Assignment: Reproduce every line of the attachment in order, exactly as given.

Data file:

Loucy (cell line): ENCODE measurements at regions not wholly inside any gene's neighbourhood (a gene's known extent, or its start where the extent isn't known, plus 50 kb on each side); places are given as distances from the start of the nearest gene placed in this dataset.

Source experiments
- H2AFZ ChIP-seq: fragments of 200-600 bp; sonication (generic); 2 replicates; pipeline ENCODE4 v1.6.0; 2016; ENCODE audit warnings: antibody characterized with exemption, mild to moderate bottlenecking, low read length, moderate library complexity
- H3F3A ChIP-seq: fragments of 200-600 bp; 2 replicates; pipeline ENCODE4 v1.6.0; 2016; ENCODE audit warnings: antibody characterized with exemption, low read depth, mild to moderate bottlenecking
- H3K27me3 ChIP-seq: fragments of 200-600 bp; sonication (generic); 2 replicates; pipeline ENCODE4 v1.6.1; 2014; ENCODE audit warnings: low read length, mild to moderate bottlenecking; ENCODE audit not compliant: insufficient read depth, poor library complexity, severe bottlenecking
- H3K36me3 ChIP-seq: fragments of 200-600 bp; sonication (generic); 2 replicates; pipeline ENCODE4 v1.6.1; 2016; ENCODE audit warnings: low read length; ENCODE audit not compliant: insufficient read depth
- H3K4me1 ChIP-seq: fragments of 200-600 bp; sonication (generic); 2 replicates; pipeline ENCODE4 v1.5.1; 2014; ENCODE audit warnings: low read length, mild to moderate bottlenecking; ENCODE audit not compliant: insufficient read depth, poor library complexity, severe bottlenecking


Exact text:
Loucy (cell line): ENCODE measurements at regions not wholly inside any gene's neighbourhood (a gene's known extent, or its start where the extent isn't known, plus 50 kb on each side); places are given as distances from the start of the nearest gene placed in this dataset.

Source experiments
- H2AFZ ChIP-seq: fragments of 200-600 bp; sonication (generic); 2 replicates; pipeline ENCODE4 v1.6.0; 2016; ENCODE audit warnings: antibody characterized with exemption, mild to moderate bottlenecking, low read length, moderate library complexity
- H3F3A ChIP-seq: fragments of 200-600 bp; 2 replicates; pipeline ENCODE4 v1.6.0; 2016; ENCODE audit warnings: antibody characterized with exemption, low read depth, mild to moderate bottlenecking
- H3K27me3 ChIP-seq: fragments of 200-600 bp; sonication (generic); 2 replicates; pipeline ENCODE4 v1.6.1; 2014; ENCODE audit warnings: low read length, mild to moderate bottlenecking; ENCODE audit not compliant: insufficient read depth, poor library complexity, severe bottlenecking
- H3K36me3 ChIP-seq: fragments of 200-600 bp; sonication (generic); 2 replicates; pipeline ENCODE4 v1.6.1; 2016; ENCODE audit warnings: low read length; ENCODE audit not compliant: insufficient read depth
- H3K4me1 ChIP-seq: fragments of 200-600 bp; sonication (generic); 2 replicates; pipeline ENCODE4 v1.5.1; 2014; ENCODE audit warnings: low read length, mild to moderate bottlenecking; ENCODE audit not compliant: insufficient read depth, poor library complexity, severe bottlenecking